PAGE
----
10 Tips For More Eco-Friendly Outdoor Adventures & Camping Trips

10 Tips For More Eco-Friendly Outdoor Adventures & Camping Trips

Posted March 31, 2021

The percentage of people that enjoy camping three or more times each year has increased 72% since 2014, according to a recent report, particularly in light of the COVID-19 pandemic and associated international travel restrictions. Between the rapid increase in outdoor recreation and the rise of climate change, it’s more important now than ever to ensure the environment is protected during outdoor adventures in line with the U.S. Forest Service’s Tread Lightly principles.

Although our safe, most environmentally benign lithium iron phosphate energy storage systems help to reduce carbon emissions, especially when used in wind and solar power systems, we believe it’s essential to challenge our limits to further mitigate any additional harmful effects on the environment. Through our Limitless Blue initiative, we are committed to giving 1% of our net revenue annually to fund eco-friendly, earth-conscious causes and organizations around the globe. We also stand by, and recommend, the following tips when it comes to adventuring sustainably:

1. Use environmentally friendly transportation

Did you know that cars and trucks account for nearly one-fifth of all U.S emissions, emitting around 24 pounds of carbon dioxide and other global-warming gases for every gallon of gas? This is part of why we recommend taking a look at your mode of transportation to see how you can possibly cut down on your transport emissions before your next camping trip, fishing trip, or other outdoor adventure. Consider choosing a trip location that you can walk or cycle to or else look into public transportation options. If this isn’t possible, then try to carpool to minimize your emissions.

2. Bring DIY, organic snacks and meals instead of single-use food items

When planning snacks and meals for your next outdoor adventure, think carefully about how you can reduce waste. For example, buy in bulk, get creative and try making your own meals to decrease unnecessary packaging waste. You can also use reusable containers or beeswax wraps instead of plastic bags to transport the food. Additionally, try to only purchase organic food, as traditional agriculture uses synthetic fertilizers, pesticides and herbicides that can damage the environment, unlike organic agriculture.

3. Pack eco-friendly sunscreens, insect repellents and ointments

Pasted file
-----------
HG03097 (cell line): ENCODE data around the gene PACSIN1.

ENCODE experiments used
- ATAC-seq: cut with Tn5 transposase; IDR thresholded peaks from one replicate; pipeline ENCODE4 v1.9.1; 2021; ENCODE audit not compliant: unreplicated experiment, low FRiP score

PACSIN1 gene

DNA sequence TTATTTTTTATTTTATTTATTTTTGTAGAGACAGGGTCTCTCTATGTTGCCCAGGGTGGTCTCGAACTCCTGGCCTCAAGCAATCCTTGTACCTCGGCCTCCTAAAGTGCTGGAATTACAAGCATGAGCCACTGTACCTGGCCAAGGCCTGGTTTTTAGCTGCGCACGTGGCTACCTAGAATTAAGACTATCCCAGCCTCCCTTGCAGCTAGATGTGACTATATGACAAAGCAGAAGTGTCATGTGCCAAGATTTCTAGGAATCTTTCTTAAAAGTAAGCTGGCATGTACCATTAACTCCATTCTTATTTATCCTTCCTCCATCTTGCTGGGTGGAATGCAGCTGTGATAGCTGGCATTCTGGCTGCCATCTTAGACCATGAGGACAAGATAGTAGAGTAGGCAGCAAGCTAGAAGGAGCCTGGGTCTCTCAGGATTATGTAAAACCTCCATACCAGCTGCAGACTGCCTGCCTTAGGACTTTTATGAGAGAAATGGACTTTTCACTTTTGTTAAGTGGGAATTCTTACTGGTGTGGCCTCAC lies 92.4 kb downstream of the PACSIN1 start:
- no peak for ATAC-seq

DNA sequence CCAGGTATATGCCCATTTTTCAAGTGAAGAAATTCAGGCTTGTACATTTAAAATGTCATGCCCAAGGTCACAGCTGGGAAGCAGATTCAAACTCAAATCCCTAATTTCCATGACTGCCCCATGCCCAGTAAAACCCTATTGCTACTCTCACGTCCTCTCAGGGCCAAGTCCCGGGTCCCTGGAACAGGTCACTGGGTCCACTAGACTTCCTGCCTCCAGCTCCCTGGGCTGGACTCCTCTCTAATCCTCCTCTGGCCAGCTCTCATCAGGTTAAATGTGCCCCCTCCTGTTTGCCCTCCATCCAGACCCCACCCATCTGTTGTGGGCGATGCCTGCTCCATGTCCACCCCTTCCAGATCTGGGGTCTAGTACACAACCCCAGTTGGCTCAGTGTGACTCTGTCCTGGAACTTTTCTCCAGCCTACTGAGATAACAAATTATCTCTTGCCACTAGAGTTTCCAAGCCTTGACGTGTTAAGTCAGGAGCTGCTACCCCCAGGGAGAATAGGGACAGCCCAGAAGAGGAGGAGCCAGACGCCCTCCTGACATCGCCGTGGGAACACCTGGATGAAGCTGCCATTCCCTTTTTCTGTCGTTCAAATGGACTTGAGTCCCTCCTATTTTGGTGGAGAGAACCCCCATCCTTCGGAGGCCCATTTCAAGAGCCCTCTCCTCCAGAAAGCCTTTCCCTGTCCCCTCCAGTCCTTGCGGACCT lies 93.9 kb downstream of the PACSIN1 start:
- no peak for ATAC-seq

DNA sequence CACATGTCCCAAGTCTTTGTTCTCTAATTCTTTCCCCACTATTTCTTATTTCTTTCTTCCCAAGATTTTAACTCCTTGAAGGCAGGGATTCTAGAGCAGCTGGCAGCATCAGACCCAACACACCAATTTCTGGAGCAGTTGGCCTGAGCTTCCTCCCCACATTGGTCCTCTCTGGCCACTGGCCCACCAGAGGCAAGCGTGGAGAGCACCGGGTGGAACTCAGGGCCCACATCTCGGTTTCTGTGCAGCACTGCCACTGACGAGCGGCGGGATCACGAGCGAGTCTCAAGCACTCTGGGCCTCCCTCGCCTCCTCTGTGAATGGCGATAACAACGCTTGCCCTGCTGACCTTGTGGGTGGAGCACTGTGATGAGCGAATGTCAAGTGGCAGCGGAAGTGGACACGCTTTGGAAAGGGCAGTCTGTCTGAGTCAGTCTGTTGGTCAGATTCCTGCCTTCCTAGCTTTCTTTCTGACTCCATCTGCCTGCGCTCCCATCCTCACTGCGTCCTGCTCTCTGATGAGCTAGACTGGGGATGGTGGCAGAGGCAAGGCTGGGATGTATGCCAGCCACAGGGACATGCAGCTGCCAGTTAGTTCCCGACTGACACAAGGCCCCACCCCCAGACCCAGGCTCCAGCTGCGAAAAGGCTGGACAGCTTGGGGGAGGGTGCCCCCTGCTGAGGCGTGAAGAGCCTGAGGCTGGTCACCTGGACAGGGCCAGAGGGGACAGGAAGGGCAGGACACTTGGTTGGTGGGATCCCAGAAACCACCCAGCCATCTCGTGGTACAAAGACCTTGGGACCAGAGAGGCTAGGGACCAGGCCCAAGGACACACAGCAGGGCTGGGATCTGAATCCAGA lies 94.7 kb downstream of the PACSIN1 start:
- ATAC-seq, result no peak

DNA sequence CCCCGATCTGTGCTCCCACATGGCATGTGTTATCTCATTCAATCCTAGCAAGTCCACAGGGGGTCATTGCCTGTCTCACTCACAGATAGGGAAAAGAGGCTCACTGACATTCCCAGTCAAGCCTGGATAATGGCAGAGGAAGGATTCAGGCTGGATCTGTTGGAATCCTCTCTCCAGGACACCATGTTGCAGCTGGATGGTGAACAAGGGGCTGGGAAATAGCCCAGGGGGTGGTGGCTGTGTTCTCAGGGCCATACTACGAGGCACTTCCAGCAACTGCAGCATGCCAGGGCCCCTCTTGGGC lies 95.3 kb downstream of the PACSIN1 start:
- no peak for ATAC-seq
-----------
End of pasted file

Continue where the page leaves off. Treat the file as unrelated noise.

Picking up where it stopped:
In order to avoid polluting lakes, ponds and rivers, leave water-soluble products at home. Also, if insecticides like permethrin (bug repellent) seep into natural water sources, they can be toxic to aquatic life. Protecting your skin is important, but so is protecting wildlife and natural sites so that they can be enjoyed by generations to come.

Gypsy 20

4. Use rechargeable batteries and products powered by the sun

Instead of relying on noisy, polluting diesel generators or batteries which cannot be recharged, look into using rechargeable, safe batteries that are powered by solar energy. Whether this means switching out the system that powers your van, overland vehicle, RV, or campervan, or something as simple as choosing to use a solar-powered lantern or phone charger, endless options are available for reducing waste and pollution on your next trip.

5. Bring used equipment or rent or repair old equipment

Before you buy a new piece of gear, try repairing old gear, renting gear, or buying used gear. The longer you can keep using a product, the less negative impact new products have on our environment. This will also likely save you money when preparing for your next adventure.

6. Take reusable bottles or water storage tanks

Although it can be convenient to fall into the habit of buying disposable plastic water bottles, with a bit of planning, you will never have to do that again. Bladders and reusable bottles are not only eco-friendly but also very easy to hike with. Water tanks or water storage bags are also great for front-country use.

7. Stick to designated trails and camping spots and avoid sensitive areas

Even though it can seem liberating and adventurous to occasionally wander off beaten paths, it can cause massive erosion, destroy delicate vegetation, and impede future vegetation growth. As best you can, try to avoid damaging surrounding foliage and always aim to set up camp at durable sites that have already been traversed by previous campers.

jarrod tocci

8. Wash 200 feet away from streams and lakes and scatter greywater

The U.S. Forest Service’s Tread Lightly program recommends washing 200 feet away from streams and lakes and scattering greywater so it filters through the soil. Be aware that most detergents, toothpaste, and soap can easily harm fish and can be extremely toxic to aquatic life. If possible, try to only buy eco-friendly and biodegradable soap and toothpaste to mitigate your impact on the environment.

9. Practice fire safety while also reducing firewood use

Beyond increasingly common wildfire risks in light of climate change, campfires are also a source of air pollution. Burning wood releases a surprisingly large number of compounds, including nitrogen oxides, particulate matter, carbon monoxide, benzene, and many other potentially toxic volatile organic compounds. Aim to keep your fire smaller, limited in duration, and protected from the wind so as to minimize the amount of firewood needed and air pollution emitted.

10. Leave no trace and separate out trash, compost and recycling

It’s always important to remember to pack it in and pack it out and aim to leave a campsite better than you found it. Challenge your limits and do your part by making sure to also separate out trash from compost from recycling and using biodegradable bags where possible.